A couple of weeks ago, dudecon introduced me to Kerbal Space Program, an in-development “space program” simulator. Since then, I’ve started getting up early to squeeze in an hour or so of play in the mornings, played at home, played at work, and spent no less than 20 hours developing a Python script to parse the game files to do out-of-game “rocket science” analyses on parts and spacecraft. You don’t know me very well, so in case I’ve not made it clear: I think this game is a ton of fun.
I’m an avid open source software user and would-be contributor and a Linux user. Software patents seem completely backwards to me, and I’m a strong proponent of open source licensing.
That said, I think open source is generally wrong for games.
First, let’s do a simple exercise: make a list of the open source games that you really think are great games. I suspect most of you will have trouble putting one game on that list. Now, cross out any games that are really just clones of commercial titles. How long is your list? Continue reading
Hey all, I’m Dru. I’m a father, an engineer, and an all-around nerd. I play role playing games on computers and around tables and enjoy reading and writing good and terrible sci-fi, respectively. Among the things that may be relevant to know about me is that I tend think way too much about a lot of things. So, naturally, I’ve applied principles from rocket science, engineering, and economics to the implications of starship design and power generation in Star Wars.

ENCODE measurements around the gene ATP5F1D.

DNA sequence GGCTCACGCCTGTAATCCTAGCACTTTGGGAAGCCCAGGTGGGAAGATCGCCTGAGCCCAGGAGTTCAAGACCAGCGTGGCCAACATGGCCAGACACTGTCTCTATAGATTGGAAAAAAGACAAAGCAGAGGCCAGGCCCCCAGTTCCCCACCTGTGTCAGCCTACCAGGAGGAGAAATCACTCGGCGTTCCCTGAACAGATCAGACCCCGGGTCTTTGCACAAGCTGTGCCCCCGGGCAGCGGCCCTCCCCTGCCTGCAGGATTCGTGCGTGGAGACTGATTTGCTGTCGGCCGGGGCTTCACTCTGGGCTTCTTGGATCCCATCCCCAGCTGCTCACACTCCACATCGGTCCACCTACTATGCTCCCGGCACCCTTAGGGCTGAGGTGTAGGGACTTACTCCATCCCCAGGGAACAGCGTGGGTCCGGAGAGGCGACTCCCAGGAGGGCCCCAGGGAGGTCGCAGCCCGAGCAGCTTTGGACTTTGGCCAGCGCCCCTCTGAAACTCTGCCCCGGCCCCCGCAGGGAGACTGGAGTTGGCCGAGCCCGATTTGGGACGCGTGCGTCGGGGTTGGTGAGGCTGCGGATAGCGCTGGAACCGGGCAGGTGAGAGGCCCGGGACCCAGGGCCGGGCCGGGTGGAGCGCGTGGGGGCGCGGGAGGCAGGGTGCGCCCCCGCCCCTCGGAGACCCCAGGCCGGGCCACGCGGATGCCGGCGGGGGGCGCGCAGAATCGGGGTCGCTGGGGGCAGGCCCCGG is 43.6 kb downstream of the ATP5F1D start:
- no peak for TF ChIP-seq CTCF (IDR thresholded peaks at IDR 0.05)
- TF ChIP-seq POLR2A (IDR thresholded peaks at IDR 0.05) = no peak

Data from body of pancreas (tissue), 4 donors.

In general, most of the numbers that I present here are induced from data presented by Brian Young in his Turbolaser Commentaries. I’ve assumed the Star Destroyer (and similarly classed ships) to be a baseline for median power generation technology, as they are a mass-produced technology and the books and movies present examples both more and less powerful with consistency. Another point of clarification: the numbers I present are “big order of magnitude” numbers. Densities are calculated based on order of magnitude power and order of magnitude volumes, which in turn are calculated from order of magnitude data or length, etc.
A Star Destroyer maintains a power density on the order of petawatts per cubic meter. For comparison: Star Trek: The Next Generation presents the Enterprise-D around gigawatts per cubic meter, modern tanks and sports cars generate a few kilowatts per cubic meter, and the average human body generates about 27 watts per cubic meter. Continue reading
Project Fledgeling has a blog! I’m super excited to see this project get off the ground, and to be working with dudecon, a real visionary. -drukargin
Hey Everyone! Dudecon here! Here’s where we get started telling you how to get started thinking about what we’re thinking about, about the new game we’re thinking about.
Woah, that got complicated fast.
Um, maybe this overview will help. Or maybe looking at the stars and the cells in your body and pondering how they are connected. How they are similar, and different. Perhaps thinking about thinking, or figuring out how a string of ants and a road look the same, but act very differently.
Take your time. We’ll be here.